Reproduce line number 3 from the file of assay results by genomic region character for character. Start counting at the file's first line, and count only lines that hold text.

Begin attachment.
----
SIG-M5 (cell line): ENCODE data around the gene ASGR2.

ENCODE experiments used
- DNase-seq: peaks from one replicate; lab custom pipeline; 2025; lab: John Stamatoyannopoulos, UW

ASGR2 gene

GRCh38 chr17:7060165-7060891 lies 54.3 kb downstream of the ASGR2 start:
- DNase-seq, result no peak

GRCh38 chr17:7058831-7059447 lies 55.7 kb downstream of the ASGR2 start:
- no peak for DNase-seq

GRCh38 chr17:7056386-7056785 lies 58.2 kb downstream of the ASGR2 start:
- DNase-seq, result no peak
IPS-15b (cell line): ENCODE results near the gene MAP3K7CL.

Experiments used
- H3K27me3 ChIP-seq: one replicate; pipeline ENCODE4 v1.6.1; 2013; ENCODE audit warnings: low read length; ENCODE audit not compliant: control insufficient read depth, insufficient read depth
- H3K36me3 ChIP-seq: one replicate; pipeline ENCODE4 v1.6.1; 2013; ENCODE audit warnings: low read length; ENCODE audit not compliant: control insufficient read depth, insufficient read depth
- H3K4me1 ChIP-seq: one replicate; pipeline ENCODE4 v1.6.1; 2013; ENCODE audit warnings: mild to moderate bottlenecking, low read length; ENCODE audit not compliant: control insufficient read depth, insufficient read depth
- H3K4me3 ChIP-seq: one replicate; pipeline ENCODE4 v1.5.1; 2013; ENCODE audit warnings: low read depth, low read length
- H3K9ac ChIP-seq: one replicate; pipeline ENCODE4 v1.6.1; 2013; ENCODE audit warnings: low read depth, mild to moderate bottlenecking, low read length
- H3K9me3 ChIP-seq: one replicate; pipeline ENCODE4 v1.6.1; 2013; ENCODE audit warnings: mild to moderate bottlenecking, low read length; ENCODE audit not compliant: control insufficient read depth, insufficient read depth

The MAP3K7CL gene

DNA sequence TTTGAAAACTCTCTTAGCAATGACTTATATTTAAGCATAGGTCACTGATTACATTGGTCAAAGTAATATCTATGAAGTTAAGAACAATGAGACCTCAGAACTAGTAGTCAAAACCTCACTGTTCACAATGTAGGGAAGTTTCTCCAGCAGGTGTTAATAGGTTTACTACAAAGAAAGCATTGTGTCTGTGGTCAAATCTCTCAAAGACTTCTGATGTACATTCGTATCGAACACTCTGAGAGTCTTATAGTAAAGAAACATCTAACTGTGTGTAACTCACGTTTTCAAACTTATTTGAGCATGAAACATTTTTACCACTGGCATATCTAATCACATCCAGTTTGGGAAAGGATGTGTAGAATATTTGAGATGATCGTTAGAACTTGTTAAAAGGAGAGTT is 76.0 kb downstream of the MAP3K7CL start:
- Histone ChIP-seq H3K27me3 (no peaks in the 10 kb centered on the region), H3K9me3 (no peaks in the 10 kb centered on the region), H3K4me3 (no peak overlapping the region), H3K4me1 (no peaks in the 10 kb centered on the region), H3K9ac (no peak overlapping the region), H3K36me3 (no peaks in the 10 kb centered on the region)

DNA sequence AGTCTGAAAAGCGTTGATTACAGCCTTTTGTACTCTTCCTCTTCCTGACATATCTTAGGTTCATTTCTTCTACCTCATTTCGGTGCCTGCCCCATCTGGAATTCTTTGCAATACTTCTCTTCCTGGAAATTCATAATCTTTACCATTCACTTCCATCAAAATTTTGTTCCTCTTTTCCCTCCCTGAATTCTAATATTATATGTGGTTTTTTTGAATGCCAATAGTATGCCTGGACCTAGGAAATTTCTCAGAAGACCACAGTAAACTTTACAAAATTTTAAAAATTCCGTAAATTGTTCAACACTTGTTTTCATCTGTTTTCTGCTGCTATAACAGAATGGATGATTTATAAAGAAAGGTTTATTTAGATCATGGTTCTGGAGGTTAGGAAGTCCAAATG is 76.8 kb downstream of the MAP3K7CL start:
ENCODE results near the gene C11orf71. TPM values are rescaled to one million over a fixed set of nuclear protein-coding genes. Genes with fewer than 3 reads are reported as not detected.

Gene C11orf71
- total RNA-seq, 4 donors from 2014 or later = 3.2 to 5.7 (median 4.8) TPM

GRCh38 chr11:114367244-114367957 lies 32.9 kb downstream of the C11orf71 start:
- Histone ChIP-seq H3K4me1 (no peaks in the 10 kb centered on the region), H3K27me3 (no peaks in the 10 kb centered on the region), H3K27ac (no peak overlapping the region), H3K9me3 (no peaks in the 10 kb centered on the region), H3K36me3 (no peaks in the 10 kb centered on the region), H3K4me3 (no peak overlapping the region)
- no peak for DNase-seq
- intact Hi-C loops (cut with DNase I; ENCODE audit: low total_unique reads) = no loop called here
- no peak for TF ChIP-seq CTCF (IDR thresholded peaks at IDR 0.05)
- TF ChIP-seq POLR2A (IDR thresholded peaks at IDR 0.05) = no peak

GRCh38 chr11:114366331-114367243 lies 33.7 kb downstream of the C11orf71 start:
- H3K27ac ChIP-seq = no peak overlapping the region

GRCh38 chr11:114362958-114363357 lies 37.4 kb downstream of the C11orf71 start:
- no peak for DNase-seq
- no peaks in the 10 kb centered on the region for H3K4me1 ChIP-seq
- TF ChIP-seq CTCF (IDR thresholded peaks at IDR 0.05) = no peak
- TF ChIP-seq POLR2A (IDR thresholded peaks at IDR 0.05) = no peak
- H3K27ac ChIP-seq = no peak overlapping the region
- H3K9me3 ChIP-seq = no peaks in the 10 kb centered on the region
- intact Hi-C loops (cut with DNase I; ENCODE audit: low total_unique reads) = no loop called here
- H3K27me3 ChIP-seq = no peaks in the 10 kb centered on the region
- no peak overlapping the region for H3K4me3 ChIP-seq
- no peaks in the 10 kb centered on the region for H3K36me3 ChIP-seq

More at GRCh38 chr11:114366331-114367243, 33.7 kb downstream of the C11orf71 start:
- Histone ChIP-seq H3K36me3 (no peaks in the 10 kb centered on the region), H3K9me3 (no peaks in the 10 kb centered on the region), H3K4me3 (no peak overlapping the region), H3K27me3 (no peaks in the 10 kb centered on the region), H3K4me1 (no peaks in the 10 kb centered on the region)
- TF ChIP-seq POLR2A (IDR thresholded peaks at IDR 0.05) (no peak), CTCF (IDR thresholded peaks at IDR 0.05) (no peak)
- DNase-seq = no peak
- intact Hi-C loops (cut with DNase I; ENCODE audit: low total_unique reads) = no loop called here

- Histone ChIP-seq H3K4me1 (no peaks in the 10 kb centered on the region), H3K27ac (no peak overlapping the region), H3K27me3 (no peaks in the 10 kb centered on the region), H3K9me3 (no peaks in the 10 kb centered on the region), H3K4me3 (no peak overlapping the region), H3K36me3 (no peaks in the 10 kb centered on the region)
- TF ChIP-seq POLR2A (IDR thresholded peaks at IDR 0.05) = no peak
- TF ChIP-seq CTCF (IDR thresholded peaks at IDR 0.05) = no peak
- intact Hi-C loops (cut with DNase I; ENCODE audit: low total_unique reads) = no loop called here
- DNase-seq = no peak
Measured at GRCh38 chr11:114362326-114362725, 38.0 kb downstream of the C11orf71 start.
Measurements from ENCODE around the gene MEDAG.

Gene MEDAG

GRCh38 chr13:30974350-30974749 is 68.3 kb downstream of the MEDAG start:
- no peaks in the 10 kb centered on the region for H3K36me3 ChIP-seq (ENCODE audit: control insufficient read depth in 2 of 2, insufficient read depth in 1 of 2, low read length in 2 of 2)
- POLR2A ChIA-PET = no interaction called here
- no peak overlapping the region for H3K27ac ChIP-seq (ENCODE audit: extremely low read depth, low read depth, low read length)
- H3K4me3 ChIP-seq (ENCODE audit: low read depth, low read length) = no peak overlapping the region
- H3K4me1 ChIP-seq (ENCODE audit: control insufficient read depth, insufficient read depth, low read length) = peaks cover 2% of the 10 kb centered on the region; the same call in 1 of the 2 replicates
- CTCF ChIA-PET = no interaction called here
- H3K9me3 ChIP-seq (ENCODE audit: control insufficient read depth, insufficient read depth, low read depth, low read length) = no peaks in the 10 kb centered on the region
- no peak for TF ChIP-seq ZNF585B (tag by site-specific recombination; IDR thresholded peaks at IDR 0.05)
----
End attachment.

- DNase-seq: peaks from one replicate; lab custom pipeline; 2025; lab: John Stamatoyannopoulos, UW